Warming Up Before Running, or Singing, or Thinking Deeply

Runner stretching

It’s been very cold here for the past week. It’s been snot freezing cold. Even though we have central heat, some rooms in our house, including our master bedroom, never seem particularly warm. Our basement, where our gym is, is another such space, which is why I take warming up before running on the treadmill so seriously.

I learned from coaches and physical education teachers decades ago that warming up before exercise can help you avoid injuries. Before I run, I walk, increasing the speed and incline as the minutes tick by. I walk briskly for 15-20 minutes and then run (jog really) for another 20-30 minutes on an average day. The walk not only helps to prevent injury, it also raises my heart rate so I burn more calories throughout my run.

Warming up isn’t just important before exercise. It’s also key to other activities. 

I was watching some clips the other day about the making of the children’s charity album “Got It Covered”, which features the singing magic of several British movie and television actors – Jodie Whittaker and David Tennant (both who have played the Doctor in Dr. Who), Himesh Patel (Yesterday) Helena Bonham Carter, Olivia Colman (both with very long credits and awards, AND both currently staring in The Crown), Suranne Jones (Dr. Foster and Gentleman Jack) and others. Included on the album is a group song and one of the videos showed them warming up prior to their first crack at recording.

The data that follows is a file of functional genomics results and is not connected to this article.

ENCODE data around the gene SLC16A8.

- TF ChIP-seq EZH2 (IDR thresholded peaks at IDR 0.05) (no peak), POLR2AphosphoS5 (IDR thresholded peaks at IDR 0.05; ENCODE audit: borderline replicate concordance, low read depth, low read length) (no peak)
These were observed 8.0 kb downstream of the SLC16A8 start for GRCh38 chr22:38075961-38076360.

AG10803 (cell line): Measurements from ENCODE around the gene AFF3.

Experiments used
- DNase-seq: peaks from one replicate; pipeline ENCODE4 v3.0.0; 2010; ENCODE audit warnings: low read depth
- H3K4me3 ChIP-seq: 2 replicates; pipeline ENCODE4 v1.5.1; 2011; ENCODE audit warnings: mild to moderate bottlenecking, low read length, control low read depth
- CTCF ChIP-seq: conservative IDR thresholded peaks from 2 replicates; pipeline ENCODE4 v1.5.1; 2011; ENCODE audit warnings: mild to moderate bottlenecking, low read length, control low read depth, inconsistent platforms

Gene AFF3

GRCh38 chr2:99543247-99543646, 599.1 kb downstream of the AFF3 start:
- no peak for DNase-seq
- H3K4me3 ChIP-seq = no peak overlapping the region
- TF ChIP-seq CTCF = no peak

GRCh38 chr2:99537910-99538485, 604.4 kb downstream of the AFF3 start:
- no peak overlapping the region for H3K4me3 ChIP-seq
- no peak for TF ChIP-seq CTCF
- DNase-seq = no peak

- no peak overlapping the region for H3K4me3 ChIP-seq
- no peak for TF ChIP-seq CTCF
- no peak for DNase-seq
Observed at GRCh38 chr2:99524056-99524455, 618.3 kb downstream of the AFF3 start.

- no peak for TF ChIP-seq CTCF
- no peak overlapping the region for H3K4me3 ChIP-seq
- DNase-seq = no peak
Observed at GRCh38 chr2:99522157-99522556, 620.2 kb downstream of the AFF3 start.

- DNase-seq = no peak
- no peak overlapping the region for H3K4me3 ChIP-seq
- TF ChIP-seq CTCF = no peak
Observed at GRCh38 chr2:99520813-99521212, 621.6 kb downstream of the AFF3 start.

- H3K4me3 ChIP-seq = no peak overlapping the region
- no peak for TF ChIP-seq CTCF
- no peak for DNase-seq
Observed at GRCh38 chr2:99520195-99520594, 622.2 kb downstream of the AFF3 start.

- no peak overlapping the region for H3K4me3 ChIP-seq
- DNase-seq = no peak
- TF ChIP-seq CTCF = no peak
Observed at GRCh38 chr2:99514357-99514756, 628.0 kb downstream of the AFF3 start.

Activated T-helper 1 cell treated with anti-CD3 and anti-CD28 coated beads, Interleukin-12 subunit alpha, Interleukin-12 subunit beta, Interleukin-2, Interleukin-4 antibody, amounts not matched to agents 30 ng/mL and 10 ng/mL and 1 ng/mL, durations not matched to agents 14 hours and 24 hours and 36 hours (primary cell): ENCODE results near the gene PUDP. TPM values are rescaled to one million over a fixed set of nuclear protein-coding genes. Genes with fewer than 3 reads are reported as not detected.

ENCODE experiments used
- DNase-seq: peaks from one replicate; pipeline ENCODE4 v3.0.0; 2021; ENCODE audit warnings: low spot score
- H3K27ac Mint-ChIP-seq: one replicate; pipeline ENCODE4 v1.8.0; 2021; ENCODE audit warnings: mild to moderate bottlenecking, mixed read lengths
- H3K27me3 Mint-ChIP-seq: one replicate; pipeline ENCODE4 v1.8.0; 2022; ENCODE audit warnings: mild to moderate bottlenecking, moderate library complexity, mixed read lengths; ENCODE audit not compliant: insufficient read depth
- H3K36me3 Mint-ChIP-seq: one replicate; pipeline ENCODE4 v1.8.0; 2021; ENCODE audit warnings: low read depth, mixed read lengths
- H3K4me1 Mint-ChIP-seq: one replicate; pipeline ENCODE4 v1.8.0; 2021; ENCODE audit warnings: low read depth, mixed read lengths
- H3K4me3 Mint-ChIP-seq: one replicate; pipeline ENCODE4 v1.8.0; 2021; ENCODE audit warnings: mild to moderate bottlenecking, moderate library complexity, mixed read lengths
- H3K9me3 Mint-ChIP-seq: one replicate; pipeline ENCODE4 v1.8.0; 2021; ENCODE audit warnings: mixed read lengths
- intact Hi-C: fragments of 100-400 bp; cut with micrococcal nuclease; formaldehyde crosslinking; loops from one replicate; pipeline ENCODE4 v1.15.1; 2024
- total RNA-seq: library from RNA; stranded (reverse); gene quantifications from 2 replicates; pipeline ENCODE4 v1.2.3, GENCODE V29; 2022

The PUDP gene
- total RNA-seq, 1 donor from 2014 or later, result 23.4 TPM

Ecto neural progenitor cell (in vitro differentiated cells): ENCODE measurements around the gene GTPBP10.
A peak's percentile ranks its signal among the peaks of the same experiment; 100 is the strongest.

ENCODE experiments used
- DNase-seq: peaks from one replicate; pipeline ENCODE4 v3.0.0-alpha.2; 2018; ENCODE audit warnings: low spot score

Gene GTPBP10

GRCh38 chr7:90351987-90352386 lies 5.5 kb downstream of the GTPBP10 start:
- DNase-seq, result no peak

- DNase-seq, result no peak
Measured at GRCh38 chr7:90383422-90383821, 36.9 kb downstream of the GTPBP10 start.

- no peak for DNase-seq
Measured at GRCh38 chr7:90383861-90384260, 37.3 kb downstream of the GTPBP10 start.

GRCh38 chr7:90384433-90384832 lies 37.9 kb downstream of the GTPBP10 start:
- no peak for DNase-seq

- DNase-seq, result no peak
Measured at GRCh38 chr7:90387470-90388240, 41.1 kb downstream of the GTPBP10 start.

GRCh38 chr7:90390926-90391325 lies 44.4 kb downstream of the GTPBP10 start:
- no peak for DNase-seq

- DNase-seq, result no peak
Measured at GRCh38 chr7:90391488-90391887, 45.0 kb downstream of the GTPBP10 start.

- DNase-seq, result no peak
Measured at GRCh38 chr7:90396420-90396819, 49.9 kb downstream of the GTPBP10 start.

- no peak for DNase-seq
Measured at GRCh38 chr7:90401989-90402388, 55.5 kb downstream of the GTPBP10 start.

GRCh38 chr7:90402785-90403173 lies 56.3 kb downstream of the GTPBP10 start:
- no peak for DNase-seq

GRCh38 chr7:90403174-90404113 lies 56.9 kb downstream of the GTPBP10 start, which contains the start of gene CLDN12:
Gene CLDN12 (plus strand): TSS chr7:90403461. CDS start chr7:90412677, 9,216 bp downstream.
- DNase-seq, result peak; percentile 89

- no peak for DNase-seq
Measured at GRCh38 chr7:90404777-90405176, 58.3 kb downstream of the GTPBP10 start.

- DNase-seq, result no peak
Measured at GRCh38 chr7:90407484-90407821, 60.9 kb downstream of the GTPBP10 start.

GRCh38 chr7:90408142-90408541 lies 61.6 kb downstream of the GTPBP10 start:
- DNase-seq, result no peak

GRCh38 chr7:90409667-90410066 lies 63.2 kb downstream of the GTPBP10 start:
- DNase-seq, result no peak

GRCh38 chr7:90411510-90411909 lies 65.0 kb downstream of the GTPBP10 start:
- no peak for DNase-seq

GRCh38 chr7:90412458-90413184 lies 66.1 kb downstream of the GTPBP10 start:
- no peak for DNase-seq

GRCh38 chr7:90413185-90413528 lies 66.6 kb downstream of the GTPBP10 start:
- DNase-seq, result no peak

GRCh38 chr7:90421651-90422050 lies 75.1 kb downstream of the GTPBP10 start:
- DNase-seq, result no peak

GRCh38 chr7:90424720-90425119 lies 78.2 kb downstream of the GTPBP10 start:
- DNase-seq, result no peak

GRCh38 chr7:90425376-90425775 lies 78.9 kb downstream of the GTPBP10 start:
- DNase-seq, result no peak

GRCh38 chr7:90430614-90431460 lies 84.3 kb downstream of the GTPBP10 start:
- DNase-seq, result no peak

When I sit down to write, I don’t just sit down, open a document or my paper journal and dispense greatness. I often schedule my time to write so that I know I have the time. I’ll make myself a cup of tea, settle into a comfy seat, have an idea of what I’m going to write about and then, I churn out passable drivel like you’re reading here. I’ll often also listen to music, with jazz being my go to. This is how I warm up to write.

Rough drafts, first takes, and brainstorming might come after an initial warm up activity, but you can also think of them as ways of warming up, which takes the pressure off to get it right the first time. Put in the time to warm up, and keep getting warm at the start to allow you to do your best work without worrying about either physical or mental injury.

Ah, and don’t forget about cooling down. After a run, I walk slowly for a few minutes. After I write or really work my brain trying to solve a problem, I usually take a couple of minutes to sit back, admire the fresh view of what I’ve created, and relish the way it makes me feel.

p.s.  Got it Covered is a fabulous album for a good cause, so check it out.

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